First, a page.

View from The Nai Harn
I’ve just returned from a long weekend in Phuket with hubby – it’s our only holiday this year without the little one. The last time we were there was nearly six years ago, when we had our minimoon after our wedding in Malaysia. We can’t seem to remember much of Phuket, but I’m sure that it hasn’t changed that much – beaches, great massages, seedy Bangla Road, etc.
What a beautiful hotel
The highlight of this trip was our stay in The Nai Harn, a secluded resort by one of the nicest beaches in Phuket. The hotel is the successor to Phuket’s first five star hotel and was re-opened last year after months of renovation. It is probably one of the most beautiful hotels I’ve stayed in and immediately brings to mind the white and blue colours of Santorini. The best thing about the hotel is the view – pretty much everywhere would give you panoramic views of the sea. We stayed in the Grand Ocean View Room, which is very large and includes a big balcony overlooking the sea and across to the beach. Upon our arrival, they had provided us with a complimentary bottle of red wine and a bowl of fruits, which is a nice touch. Continue reading
In my first post on Beijing, I talked about how my initial encounter with Beijing was pretty shocking but I ended it by saying that it only got better from there. Even though the first week was challenging, I had a ball of a time for the rest of my stay there. There were lots of reasons for this, but I think a lot of it had to do with my mindset. Here are some of the key reasons I had a great time:
Just do it!
Kung fu lessons (sorry for the poor quality, it’s a screenshot from a video)
I doubt any of my friends or family (and certainly not my hubby) would describe me as adventurous. But knowing that I was only in Beijing for three months, I wanted to make the most of it. So I tried my best and threw myself into it despite the language and cultural barriers. I signed up for kung fu lessons which was great fun. I got to know a local university student who became my language partner and also gave me an insight into a local student’s lifestyle and view of the world. I also got used to life in Beijing such that I had my favourite cafés and restaurants and a daily routine that I was comfortable with. I lowered my expectations and tolerated the smelly traditional squat toilets, barely noticed the pollution and became very fit from all the walking required in Beijing. Continue reading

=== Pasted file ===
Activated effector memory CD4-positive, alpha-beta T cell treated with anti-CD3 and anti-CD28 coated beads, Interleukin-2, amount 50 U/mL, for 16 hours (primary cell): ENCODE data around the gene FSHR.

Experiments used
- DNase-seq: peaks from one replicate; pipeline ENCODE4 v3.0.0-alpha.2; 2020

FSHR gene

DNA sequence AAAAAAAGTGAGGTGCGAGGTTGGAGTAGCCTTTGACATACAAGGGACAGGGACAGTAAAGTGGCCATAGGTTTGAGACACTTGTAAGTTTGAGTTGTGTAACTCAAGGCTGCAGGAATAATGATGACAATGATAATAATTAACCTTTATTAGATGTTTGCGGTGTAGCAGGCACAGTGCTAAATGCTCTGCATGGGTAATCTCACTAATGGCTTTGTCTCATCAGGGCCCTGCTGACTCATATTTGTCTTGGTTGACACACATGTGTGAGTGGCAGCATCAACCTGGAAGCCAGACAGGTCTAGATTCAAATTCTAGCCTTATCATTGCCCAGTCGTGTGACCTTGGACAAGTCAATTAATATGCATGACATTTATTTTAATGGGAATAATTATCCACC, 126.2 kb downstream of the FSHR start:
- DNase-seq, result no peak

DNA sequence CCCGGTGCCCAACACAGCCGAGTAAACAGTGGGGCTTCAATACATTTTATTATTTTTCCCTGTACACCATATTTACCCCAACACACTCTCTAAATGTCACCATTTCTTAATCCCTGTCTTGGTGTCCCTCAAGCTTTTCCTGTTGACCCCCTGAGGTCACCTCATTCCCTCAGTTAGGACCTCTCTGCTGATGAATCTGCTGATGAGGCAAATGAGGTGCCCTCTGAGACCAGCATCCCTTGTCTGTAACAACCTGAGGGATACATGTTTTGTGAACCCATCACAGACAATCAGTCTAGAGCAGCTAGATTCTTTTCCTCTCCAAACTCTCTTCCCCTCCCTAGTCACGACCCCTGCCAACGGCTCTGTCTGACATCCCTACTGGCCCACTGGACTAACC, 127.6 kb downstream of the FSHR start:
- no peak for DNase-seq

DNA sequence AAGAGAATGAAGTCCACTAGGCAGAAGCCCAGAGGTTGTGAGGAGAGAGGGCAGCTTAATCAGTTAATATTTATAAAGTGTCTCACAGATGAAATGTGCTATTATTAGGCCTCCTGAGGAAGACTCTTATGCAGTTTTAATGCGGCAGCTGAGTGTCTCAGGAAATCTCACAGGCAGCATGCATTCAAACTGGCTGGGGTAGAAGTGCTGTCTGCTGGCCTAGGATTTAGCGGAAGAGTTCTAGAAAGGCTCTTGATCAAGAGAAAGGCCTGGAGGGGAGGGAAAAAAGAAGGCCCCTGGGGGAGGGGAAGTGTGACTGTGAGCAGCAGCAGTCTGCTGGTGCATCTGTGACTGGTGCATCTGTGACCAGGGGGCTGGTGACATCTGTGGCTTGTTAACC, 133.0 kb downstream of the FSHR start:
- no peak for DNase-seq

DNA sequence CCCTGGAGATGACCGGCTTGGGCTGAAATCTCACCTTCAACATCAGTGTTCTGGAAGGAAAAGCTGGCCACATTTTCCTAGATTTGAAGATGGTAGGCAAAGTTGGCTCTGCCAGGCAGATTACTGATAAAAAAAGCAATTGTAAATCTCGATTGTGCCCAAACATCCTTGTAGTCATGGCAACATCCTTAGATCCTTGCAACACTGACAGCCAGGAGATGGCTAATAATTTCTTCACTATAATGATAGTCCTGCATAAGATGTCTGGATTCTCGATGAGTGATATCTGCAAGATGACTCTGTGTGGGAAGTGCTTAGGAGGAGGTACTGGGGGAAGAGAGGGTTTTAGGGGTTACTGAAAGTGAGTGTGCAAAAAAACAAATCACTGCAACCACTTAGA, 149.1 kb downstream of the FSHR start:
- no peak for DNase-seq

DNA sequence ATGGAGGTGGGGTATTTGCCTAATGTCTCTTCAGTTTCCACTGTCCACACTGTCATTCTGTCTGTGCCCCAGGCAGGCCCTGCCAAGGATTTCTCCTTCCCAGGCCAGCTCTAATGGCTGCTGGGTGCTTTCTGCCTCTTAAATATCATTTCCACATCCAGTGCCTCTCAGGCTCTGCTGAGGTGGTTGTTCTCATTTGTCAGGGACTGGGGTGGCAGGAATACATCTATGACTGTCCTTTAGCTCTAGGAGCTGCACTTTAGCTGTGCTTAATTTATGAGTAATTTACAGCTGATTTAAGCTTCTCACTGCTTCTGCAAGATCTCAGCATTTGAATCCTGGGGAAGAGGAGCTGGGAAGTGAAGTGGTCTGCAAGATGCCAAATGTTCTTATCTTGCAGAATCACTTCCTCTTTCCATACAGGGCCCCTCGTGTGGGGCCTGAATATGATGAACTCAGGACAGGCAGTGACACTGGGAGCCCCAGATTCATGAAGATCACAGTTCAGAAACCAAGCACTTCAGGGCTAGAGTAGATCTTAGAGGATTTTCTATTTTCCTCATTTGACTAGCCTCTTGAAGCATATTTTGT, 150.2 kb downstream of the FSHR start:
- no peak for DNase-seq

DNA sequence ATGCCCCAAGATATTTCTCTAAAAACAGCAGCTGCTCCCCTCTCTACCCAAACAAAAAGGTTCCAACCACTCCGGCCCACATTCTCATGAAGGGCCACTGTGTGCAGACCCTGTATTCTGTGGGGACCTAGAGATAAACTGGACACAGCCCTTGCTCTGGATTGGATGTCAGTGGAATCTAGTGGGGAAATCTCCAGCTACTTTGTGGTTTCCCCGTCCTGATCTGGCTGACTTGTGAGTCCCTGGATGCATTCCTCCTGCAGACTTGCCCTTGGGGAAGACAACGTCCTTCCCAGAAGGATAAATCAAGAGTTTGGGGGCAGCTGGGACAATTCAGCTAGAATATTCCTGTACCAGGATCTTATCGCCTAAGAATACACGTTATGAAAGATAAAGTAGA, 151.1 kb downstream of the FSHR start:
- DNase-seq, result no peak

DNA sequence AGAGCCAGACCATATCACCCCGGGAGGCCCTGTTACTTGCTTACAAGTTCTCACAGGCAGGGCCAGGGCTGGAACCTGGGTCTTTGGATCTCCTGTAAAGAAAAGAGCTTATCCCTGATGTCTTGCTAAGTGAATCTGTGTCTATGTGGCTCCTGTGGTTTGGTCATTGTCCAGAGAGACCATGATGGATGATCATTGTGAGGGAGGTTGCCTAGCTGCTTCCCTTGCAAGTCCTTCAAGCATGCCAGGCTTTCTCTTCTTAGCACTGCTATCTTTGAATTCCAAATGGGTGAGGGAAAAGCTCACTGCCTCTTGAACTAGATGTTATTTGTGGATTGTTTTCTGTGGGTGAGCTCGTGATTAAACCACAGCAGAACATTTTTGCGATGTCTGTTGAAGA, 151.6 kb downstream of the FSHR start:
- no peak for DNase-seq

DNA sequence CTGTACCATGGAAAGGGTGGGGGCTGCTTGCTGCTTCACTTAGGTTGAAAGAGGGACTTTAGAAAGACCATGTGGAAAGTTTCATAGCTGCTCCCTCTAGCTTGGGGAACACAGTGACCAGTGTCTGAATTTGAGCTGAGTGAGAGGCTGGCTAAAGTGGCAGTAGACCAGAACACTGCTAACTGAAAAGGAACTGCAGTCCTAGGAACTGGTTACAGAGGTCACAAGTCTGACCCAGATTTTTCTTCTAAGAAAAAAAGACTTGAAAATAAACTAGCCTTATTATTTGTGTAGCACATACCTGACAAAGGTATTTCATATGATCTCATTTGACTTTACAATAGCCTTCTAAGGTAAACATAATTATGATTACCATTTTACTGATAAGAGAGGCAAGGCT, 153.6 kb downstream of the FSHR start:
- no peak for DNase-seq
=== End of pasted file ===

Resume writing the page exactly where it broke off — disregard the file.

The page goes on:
Beach in Batu Ferringhi
Last Friday, we packed our bags and headed to the airport for a long weekend in Penang, an island in Malaysia. We met my parents and sister there, and spent three days hanging out with them. Penang is my dad’s hometown and most of my uncles and cousins still live in and around Penang. It is one of the popular tourist destinations in Malaysia and is especially popular with local tourists as it’s famous for having great food. Continue reading
Check out the crowds at the Forbidden City – and this was not even during the peak season!
As mentioned in my previous post, I spent three months in Beijing during autumn 2012, under the pretense of studying Chinese (Note: I’m a Malaysian Chinese, but grew up learning Malay and English). Prior to this, I’d never been to Beijing and only visited China once, around Shanghai and Hangzhou.
Even before my trip, I was already learning the hard way about how things work (or don’t work) in China. One of my key tasks was to arrange my accommodation. It was easy enough to book a nice hotel in Wangfujing, the city centre for the first few days before school starts, but when it came to trying to book accommodation on university campus, I was getting nowhere. Even though my rubbish Chinese was part of the issue, the main problem was the inefficiencies at the university. Continue reading
Port at Sorrento (and Mt Vesuvius in the distance)
During our trip to Pompeii, we stayed in Sorrento which is a beautiful and romantic town in Southern Italy. Of our many trips to Europe, this is one of the top five places that we’ve visited. There are two areas in Sorrento – the main tourist area on top of the cliff and the port by the water. While Sorrento is a tourist resort, it does not feel too commercialized and has preserved a rustic and laidback atmosphere. I love the narrow cobbled streets filled with shops, restaurants and cafes, the beautiful Roman architecture with grand villas along the cliff, with terraces overlooking the sea, and amazing food and wine. Continue reading